50 Years of Montessori in Orange County: Qudsia Roston
Written by POC Staff Writer
To the Method Born
By Noë Gold
In 1970, Qudsia Roston started the Roston Montessori Institute for Teacher Training, licensed by the California Department of Education to develop the new breed of educators here in Orange County. Heritage Montessori schools still uses her training method and notes, most of which are directly from Dr. Montessori’s original course. Mrs. Roston’s Fullerton campus was so successful she shortly opened up two more sites in Santa Ana and other facilities in the cities of Orange, Fountain Valley, Mission Viejo, San Clemente, Murrieta and Temecula. Heritage’s newest 4.5 million dollar state-of-the art campus in Lake Forest will open January, 2013.
Parenting OC: When did you first encounter the Montessori school system?
Qudsia Roston: When I was a child, my mother went to Maria Montessori to find out how to raise two children — myself and my brother. For four years we lived with them, we had dinner with them every night. Dr. Montessori taught me how to make Hollandaise sauce. I used to wonder how I learned Italian because I wasn’t conscious of it. What she would do is speak it to me in Italian, and her son, Mario, would translate it into English. When she was becoming a teacher and beginning her practice, Dr. Montessori would practice on me. I was the ignorant child, and they needed to teach the trainee.
POC: How did you become involved in the Montessori system?
Roston: Becoming involved as a teacher myself started when I came to Santa Monica because of Mario. In 1960, I helped introduce the Montessori school system to Orange County because I was asked by Mario Montessori and they needed a teacher and I knew how because I grew up with it. He and some people wanted to open a location in Orange County and I was chosen as part of the group to go find a location for them and set it up — which I did.
POC: How has your involvement expanded over the years?
Roston: Well I am 77 years old now, and I stopped teaching about 25 years ago. So what we have been trying to do lately is find good teachers because there seems to be a shortage at the moment.
POC: How have the Montessori schools evolved over time?
Roston: I think the evolution and growth of the Montessori schools in Orange County over time has proved and confirmed the core principles that the Montessori system and methods was founded on. The Montessori Method called for free activity within a prepared environment, meaning an educational environment tailored to basic human and child characteristics and to the specific characteristics of children at different ages. This allows for the children to be observed so they can learn and can develop at their own rate.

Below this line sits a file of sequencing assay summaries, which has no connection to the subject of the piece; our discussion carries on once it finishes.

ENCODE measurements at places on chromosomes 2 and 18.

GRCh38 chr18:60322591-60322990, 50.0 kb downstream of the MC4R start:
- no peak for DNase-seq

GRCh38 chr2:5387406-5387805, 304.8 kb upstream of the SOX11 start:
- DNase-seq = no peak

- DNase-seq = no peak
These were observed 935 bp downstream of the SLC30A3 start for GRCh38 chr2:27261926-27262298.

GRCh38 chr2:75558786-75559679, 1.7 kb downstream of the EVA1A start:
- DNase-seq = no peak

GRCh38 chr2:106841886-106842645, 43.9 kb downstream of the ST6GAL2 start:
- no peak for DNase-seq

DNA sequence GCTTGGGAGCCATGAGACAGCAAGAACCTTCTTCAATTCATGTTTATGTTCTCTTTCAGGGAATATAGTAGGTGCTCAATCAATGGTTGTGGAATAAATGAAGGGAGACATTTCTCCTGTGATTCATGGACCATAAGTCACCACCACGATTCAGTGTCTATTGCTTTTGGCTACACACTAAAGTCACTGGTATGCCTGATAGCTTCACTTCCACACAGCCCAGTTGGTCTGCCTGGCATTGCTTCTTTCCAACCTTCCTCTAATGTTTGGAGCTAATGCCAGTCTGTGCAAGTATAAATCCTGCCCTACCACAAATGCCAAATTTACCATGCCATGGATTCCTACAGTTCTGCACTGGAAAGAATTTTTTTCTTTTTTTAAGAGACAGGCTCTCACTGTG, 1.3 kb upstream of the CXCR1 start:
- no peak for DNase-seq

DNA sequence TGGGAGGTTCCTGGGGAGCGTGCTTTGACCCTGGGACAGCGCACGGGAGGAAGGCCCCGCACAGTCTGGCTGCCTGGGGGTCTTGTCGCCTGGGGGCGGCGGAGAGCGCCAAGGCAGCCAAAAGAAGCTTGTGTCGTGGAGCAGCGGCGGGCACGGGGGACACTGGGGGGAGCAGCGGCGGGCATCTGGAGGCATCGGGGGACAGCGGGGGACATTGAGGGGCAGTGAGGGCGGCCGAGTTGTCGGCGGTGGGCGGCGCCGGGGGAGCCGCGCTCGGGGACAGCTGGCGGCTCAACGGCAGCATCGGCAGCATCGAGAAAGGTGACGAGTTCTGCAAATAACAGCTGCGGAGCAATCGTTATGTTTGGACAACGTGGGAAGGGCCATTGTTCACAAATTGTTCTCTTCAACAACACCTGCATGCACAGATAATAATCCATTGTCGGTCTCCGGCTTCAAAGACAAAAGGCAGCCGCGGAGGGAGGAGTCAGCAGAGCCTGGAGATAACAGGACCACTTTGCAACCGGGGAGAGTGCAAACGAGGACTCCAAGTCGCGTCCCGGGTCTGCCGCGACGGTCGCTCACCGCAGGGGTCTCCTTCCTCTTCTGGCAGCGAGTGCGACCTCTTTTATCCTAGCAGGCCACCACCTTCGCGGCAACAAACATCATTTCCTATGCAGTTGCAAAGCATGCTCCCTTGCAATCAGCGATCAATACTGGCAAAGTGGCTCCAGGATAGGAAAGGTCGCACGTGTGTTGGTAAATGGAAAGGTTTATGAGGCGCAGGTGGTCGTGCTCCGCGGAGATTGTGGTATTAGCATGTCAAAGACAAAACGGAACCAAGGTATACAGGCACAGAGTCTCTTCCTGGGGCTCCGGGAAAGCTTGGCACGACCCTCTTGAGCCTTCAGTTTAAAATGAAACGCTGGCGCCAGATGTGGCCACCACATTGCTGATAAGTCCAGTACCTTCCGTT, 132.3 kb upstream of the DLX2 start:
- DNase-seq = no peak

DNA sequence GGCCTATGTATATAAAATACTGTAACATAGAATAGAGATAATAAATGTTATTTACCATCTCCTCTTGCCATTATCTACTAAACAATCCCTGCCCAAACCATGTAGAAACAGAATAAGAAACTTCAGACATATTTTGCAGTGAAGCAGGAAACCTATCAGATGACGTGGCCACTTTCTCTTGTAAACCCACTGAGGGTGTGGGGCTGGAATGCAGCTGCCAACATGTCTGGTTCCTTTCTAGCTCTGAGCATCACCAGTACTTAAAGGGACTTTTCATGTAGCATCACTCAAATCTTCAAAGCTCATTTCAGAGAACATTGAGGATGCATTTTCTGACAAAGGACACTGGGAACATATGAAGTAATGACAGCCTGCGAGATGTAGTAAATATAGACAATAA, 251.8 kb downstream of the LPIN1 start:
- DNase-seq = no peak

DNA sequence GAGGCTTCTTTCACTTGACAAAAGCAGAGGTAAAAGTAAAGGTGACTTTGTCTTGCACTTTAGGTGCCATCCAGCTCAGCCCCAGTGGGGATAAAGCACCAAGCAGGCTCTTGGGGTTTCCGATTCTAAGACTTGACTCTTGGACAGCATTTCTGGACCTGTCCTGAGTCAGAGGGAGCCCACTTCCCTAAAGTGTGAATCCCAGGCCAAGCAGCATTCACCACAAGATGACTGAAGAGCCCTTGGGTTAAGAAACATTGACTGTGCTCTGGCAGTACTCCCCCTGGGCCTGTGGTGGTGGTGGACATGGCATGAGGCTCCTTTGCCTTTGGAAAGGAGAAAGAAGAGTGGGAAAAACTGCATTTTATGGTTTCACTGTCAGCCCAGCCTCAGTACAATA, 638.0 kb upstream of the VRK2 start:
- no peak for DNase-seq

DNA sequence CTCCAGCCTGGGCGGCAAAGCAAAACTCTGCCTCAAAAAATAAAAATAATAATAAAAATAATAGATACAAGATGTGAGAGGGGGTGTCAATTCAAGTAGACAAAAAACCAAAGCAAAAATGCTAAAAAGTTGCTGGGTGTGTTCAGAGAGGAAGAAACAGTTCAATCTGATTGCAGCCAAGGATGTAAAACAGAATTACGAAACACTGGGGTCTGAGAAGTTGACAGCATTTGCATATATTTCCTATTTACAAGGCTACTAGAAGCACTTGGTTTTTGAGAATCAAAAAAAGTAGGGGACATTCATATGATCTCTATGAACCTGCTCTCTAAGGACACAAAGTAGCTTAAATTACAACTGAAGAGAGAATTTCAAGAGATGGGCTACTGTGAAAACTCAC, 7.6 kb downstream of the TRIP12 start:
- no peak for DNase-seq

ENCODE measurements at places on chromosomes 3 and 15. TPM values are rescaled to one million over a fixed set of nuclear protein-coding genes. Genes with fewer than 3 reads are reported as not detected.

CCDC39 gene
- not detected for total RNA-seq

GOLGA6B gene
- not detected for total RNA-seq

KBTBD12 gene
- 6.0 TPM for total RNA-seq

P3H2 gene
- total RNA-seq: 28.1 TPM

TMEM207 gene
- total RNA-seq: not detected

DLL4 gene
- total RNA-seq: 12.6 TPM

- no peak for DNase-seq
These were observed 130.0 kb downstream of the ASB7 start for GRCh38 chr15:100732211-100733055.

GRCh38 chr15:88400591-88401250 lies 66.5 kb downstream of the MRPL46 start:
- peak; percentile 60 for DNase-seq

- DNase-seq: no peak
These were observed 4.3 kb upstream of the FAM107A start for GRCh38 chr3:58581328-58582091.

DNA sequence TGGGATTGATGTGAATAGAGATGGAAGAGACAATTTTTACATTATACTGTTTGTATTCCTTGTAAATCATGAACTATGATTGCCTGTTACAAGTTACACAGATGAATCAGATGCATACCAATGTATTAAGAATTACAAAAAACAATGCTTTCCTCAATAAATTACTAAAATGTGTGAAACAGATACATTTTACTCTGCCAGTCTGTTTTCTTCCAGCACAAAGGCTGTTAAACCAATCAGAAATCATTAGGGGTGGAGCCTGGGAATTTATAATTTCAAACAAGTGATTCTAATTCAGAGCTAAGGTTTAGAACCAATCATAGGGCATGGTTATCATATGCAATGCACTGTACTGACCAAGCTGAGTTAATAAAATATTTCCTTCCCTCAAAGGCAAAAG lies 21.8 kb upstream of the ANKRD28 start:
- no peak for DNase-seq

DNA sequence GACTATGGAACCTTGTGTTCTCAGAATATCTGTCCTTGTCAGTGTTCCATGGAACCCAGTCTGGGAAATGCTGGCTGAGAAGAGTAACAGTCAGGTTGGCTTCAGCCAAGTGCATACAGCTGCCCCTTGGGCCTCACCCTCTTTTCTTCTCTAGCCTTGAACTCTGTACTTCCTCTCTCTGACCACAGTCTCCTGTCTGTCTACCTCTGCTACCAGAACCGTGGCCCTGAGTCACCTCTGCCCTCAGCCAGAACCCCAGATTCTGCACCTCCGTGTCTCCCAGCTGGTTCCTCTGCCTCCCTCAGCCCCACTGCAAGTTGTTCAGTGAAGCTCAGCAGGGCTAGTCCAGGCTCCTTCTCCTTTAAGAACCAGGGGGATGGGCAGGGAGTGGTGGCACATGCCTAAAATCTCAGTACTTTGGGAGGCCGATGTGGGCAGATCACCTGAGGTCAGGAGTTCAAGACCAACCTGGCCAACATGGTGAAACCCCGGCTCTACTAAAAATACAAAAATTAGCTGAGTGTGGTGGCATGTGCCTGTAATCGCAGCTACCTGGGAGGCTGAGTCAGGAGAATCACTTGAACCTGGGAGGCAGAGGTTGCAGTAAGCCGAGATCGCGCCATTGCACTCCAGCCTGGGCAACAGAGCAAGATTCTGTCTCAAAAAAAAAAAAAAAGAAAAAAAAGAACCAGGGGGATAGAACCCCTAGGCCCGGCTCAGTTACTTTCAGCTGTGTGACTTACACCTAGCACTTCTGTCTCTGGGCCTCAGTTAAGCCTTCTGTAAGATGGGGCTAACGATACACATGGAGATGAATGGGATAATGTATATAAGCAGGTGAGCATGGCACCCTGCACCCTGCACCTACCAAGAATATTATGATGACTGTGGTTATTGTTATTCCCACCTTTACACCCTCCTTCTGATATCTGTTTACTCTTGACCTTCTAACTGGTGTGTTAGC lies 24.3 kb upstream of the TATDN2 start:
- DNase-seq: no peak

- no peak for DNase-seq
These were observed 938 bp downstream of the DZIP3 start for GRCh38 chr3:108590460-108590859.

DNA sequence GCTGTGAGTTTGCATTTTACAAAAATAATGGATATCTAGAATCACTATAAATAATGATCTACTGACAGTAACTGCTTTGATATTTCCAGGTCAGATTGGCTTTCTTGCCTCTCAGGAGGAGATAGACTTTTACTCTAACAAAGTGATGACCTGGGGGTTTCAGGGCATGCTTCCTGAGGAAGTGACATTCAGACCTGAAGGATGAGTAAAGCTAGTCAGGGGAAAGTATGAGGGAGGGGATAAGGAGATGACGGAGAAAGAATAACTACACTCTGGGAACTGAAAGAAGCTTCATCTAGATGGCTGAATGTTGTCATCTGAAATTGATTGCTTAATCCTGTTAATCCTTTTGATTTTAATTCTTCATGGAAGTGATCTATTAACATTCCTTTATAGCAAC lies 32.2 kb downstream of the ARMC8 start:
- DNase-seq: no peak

POC: In your opinion, what are the benefits of enrolling children in a Montessori school?
Roston: I believe it starts with the fact that 80 percent of a child’s brain is formed by the age of four to four and one-half. So if you can fill that brain with the best of whatever it is you need to succeed in life, then naturally, they do the best with what they have. If I had a choice whether to put money towards a child’s preschool or a child’s college, I would put it towards the child’s preschool level. We used in the Montessori schools three items: the teacher, the child and the environment. We include the expansion of the vocabulary, math, etc., and they also study movement.
These 2- and 3-year-olds would show long periods of concentration. People would come from all over to see what they called these “miracle children,” even the Queen of Italy came to see them. I would also have to say that the Heritage Montessori location is of particular interest because of the way it is run. The teachers are trained very meticulously and Montessori is only as good as its teachers.